Common Toxicity Test
Toxicity tests are required to evaluate potential hazards for each product or chemical. Products or their chemicals are evaluated in different types of tests which include eye irritation, skin irritation, skin sensitization, carcinogenicity, genetic toxicity, neurotoxicity, reproductive toxicity, acute oral systemic toxicity.
Draize Eye Test
The Draize eye test is commonly and routinely tested on rabbits. Rabbit are the preferred animal since they have no tear ducts to flush out a foreign substance. The test is intended to predict whether a product or chemical would cause injury to the human eye.
The Draize test involves constraining a rabbit and then placing the substance into one eye of each rabbit and then measuring the effects of the eye over time. The substance is applied at specific intervals for hours or days. The results are recorded and tests usually up to 21 days. Results are recorded which usually include painful burning, bleeding, swollen eyelids, irritated and cloudy eyes, or blindness. Animals subjected to this test suffer extreme pain, and often suffer from broken necks and spines from attempting free themselves from constraints.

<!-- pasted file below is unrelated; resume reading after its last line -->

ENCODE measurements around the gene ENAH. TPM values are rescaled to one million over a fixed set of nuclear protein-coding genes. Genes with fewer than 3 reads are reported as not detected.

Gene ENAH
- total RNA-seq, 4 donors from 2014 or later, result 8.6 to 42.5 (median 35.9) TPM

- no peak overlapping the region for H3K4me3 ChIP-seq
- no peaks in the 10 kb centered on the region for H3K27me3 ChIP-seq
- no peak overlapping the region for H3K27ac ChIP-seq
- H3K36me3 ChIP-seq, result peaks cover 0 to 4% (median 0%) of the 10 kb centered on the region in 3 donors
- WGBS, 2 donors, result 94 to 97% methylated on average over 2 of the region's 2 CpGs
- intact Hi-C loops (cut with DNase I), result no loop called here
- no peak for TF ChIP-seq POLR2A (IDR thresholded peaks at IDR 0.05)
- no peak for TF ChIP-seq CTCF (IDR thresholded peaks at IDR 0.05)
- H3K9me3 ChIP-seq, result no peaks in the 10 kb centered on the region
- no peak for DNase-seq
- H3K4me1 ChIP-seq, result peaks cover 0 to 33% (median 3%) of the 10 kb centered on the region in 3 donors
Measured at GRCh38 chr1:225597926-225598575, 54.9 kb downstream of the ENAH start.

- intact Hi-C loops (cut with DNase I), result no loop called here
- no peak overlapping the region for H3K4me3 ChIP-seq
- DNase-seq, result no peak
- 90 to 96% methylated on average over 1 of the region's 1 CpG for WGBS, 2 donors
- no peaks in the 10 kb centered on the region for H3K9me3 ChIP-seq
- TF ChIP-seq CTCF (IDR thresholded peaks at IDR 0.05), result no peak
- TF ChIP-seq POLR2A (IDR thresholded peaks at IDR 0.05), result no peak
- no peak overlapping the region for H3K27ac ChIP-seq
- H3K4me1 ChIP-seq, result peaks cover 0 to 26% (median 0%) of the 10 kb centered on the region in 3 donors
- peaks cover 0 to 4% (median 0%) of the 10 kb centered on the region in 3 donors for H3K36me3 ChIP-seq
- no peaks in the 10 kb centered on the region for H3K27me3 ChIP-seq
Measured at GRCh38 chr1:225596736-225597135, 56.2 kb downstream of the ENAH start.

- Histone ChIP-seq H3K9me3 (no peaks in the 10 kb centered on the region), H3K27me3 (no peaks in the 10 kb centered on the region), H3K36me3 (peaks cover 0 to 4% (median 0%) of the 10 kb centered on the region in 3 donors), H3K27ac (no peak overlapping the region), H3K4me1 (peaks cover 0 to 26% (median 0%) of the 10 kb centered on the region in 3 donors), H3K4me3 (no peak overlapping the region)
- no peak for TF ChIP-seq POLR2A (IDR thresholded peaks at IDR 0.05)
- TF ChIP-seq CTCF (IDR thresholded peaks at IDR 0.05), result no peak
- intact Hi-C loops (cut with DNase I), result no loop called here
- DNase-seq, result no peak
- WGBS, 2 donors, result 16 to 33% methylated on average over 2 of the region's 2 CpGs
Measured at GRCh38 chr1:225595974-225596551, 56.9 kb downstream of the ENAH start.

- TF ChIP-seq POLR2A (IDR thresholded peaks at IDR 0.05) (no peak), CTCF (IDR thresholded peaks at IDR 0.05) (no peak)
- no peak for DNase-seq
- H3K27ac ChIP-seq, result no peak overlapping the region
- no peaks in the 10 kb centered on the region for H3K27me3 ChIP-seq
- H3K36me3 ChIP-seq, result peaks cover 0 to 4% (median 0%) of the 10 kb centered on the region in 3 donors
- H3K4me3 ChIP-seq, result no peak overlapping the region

These tests involve often placing rabbits in full-body restraints while a substance is applied onto their shaved skin. Skin is often abraded by firmly pressing adhesive tape onto the animal’s body and quickly stripping it off. This is repeated until several layers of skin have been removed.
The inflammatory response is then recorded, which can include burning, itching, intense pain, inflamed skin, ulcers and bleeding. The substance is applied at specific intervals for hours or days. The results are recorded and tests usually up to 21 days. Animals subjected to this test suffer extreme pain, and often suffer from broken necks and spines from attempting free themselves from constraints.
The LD50 Test
The LD50 test stands for the lethal dose (LD) of a given test substance in 50% of the test’s animal population. The LD50 is done to test acute oral systemic toxicity where animals are orally force-fed doses of a certain chemical.
To determine the toxicity of short-term exposure to a product or chemical, the substance is administered to animals in extremely high doses via force-feeding, forced inhalation, or absorption through the skin. Animals in the highest-dose groups often endure extreme pain and suffer from abdominal pain, convulsions, seizures, diarrhoea, paralysis, and bleeding from the nose, mouth, and genitals before they eventually die.